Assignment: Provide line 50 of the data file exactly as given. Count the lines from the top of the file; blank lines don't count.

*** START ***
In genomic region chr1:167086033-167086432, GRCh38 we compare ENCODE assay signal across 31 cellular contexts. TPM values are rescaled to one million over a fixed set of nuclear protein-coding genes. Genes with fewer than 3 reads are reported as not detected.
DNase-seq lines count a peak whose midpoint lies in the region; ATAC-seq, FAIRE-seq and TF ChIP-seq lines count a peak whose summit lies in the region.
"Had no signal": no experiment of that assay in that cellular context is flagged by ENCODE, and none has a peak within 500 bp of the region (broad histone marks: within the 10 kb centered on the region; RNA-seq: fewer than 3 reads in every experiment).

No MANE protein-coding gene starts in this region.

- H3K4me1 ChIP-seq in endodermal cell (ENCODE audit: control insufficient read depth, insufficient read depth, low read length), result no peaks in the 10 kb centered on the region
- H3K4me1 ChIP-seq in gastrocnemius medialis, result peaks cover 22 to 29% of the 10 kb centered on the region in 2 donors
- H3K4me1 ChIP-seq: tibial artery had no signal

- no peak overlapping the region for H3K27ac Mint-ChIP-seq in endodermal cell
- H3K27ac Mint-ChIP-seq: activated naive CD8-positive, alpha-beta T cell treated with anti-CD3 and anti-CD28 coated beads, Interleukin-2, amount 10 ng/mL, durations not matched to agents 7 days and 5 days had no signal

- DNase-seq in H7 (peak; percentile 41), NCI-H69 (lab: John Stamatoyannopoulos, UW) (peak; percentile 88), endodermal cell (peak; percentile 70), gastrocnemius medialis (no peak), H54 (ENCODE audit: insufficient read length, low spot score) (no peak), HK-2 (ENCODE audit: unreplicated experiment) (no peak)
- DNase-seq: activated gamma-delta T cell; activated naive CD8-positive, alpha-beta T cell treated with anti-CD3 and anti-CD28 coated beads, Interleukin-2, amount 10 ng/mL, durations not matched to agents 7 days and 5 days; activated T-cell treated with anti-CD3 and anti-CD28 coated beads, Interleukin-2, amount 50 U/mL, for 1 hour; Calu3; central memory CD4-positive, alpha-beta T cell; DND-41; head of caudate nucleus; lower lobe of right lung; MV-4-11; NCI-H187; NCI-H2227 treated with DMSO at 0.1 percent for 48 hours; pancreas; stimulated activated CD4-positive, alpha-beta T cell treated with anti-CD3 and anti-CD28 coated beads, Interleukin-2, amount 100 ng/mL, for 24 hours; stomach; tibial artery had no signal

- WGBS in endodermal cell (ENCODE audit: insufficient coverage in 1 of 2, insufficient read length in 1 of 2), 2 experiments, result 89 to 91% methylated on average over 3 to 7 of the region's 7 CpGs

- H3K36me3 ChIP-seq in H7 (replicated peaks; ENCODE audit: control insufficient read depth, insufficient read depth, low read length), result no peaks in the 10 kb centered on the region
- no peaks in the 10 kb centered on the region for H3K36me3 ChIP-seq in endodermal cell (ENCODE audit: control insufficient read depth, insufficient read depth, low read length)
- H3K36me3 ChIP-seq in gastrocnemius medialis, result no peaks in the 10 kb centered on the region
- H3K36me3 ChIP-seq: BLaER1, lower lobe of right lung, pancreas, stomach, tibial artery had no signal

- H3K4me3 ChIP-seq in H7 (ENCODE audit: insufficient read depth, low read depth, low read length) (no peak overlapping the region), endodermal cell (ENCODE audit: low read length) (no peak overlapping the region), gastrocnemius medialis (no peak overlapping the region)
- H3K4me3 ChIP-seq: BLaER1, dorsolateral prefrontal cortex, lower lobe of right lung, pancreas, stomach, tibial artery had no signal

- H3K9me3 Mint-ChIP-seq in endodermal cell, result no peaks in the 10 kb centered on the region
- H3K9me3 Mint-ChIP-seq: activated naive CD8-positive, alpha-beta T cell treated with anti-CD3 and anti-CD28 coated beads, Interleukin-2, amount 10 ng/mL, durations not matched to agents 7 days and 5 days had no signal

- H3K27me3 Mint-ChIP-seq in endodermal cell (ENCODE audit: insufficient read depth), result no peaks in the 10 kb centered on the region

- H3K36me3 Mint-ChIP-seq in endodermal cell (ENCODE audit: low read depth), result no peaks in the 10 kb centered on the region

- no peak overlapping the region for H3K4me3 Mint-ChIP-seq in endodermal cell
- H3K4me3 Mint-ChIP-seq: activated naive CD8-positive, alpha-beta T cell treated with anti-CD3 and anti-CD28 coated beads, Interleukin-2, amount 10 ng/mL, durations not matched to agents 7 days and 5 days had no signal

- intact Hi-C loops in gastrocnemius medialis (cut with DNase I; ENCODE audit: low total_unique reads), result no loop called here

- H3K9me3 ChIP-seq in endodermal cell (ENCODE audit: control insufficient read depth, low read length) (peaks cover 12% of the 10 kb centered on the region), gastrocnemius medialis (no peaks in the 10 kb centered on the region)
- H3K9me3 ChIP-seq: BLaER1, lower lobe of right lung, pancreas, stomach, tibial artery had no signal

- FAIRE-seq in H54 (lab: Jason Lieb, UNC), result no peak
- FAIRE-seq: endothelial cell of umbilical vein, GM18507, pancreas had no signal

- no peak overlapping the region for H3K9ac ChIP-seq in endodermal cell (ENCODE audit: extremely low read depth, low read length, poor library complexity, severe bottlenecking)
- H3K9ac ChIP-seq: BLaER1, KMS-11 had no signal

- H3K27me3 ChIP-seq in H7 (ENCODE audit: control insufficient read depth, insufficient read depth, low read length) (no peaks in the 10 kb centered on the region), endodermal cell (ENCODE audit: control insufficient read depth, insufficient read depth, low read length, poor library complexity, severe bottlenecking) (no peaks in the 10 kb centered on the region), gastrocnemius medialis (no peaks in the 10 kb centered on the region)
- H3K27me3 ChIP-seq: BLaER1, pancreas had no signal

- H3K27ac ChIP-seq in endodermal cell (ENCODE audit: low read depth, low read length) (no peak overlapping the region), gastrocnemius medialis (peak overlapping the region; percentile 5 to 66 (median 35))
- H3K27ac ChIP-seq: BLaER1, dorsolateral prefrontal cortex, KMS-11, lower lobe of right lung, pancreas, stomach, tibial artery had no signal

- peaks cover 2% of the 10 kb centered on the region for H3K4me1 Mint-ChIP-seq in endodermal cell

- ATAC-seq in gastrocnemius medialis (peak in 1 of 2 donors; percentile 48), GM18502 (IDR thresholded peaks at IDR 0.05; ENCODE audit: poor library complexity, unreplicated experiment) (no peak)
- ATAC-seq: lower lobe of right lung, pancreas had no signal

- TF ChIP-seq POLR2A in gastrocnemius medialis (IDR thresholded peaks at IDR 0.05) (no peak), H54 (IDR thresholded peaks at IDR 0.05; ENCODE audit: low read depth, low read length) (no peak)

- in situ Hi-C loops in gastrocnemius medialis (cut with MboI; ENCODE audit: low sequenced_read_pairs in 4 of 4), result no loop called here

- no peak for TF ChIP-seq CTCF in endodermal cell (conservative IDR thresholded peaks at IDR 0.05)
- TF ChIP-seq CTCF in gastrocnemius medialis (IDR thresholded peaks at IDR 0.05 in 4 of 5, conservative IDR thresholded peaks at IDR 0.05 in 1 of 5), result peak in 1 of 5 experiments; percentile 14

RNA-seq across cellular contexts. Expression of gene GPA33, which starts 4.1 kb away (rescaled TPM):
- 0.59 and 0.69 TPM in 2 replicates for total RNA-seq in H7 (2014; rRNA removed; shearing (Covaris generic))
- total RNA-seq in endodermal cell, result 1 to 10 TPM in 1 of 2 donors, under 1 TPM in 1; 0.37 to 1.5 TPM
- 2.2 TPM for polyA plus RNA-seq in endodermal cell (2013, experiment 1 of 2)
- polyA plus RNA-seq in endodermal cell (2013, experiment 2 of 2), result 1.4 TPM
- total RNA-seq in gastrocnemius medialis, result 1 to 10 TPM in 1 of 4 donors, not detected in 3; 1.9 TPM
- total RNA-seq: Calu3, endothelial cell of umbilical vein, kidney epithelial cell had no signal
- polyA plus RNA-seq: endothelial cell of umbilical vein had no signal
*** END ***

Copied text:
- polyA plus RNA-seq: endothelial cell of umbilical vein had no signal